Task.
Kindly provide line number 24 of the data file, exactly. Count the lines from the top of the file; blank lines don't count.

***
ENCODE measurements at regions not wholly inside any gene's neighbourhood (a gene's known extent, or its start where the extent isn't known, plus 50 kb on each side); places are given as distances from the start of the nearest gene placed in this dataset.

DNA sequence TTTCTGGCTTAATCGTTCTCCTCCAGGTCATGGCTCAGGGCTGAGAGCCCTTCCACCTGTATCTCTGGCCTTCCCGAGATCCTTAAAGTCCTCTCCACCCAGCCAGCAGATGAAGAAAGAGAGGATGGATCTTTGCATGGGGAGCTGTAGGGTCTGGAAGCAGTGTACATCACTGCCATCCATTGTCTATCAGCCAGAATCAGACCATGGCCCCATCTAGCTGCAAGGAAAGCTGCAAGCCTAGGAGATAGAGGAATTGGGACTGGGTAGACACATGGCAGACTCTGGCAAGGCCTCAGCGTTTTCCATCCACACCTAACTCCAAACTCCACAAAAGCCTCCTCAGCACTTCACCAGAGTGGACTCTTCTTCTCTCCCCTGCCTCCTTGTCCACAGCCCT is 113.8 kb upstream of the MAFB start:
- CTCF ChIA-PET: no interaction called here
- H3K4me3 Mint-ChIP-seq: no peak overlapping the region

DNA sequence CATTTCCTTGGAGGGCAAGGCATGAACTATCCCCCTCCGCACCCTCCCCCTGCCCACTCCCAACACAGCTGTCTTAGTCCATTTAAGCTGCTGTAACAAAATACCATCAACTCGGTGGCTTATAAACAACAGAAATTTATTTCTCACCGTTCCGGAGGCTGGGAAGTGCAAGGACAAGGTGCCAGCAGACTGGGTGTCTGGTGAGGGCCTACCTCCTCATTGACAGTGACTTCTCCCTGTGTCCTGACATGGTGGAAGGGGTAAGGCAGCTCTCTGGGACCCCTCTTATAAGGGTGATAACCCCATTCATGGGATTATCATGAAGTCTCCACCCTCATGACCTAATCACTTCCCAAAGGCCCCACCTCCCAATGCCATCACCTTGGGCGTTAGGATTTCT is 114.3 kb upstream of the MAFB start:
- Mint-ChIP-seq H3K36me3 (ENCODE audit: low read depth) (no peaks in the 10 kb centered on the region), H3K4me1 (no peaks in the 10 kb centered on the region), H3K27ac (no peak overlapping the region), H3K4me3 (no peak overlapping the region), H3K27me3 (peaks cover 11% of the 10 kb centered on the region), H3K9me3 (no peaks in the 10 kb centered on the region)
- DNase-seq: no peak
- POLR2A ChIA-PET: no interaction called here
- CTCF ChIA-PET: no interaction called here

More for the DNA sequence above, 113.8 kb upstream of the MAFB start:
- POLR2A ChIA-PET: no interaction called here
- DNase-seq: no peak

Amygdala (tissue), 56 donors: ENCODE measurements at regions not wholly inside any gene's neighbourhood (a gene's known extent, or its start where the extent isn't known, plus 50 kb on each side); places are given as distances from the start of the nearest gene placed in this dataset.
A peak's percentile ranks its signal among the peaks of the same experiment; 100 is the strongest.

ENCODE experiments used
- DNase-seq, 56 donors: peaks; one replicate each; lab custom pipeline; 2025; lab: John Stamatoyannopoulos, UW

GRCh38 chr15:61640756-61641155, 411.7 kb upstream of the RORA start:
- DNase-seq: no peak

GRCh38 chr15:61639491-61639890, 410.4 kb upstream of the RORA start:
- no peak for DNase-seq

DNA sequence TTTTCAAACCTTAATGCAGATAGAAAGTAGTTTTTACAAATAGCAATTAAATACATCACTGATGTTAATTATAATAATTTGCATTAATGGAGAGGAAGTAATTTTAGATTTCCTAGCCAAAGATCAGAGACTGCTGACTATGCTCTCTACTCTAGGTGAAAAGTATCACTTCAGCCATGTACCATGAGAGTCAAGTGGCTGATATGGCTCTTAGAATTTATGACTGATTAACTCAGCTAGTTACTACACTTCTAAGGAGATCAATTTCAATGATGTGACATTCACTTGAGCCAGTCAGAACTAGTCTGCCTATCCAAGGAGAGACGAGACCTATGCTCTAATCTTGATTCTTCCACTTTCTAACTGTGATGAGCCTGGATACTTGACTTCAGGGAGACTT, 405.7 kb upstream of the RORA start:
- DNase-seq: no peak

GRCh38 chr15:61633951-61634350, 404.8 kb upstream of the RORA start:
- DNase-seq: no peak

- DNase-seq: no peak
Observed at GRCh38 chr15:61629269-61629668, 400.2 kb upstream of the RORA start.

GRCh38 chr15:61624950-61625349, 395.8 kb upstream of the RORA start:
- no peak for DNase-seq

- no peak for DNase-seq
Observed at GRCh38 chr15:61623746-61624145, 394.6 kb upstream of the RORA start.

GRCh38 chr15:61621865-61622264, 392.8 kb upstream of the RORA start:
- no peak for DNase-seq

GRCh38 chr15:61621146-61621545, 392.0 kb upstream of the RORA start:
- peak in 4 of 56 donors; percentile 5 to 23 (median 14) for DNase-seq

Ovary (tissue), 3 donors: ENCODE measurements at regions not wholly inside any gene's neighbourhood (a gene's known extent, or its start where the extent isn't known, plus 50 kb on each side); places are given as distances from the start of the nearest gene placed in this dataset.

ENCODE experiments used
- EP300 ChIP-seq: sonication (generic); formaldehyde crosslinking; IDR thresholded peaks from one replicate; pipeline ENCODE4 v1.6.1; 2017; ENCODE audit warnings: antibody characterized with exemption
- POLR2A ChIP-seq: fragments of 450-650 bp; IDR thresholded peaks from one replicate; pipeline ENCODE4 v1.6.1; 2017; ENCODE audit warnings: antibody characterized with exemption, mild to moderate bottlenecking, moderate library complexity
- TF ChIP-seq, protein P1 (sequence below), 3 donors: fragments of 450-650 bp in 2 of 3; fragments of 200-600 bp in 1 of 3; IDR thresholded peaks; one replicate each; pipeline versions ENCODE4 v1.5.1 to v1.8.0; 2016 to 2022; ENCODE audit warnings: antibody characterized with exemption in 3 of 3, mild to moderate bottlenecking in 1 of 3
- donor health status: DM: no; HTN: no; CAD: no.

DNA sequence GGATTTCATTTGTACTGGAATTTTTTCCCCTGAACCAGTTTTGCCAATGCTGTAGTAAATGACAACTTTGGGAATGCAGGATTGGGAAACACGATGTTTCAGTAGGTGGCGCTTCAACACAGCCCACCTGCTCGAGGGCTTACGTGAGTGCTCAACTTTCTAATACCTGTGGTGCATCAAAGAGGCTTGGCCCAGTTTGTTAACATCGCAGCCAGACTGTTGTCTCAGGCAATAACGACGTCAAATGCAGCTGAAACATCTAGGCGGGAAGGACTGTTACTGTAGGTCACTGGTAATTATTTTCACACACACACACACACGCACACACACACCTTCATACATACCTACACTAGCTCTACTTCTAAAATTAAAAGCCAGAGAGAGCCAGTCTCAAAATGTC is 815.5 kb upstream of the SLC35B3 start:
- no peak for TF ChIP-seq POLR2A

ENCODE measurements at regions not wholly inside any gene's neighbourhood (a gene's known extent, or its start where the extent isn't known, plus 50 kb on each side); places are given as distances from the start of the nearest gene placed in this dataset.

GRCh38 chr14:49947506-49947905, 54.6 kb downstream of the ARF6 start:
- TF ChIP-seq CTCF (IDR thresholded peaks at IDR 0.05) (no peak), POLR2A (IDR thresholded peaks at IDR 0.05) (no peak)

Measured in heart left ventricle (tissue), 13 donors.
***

- DNase-seq: no peak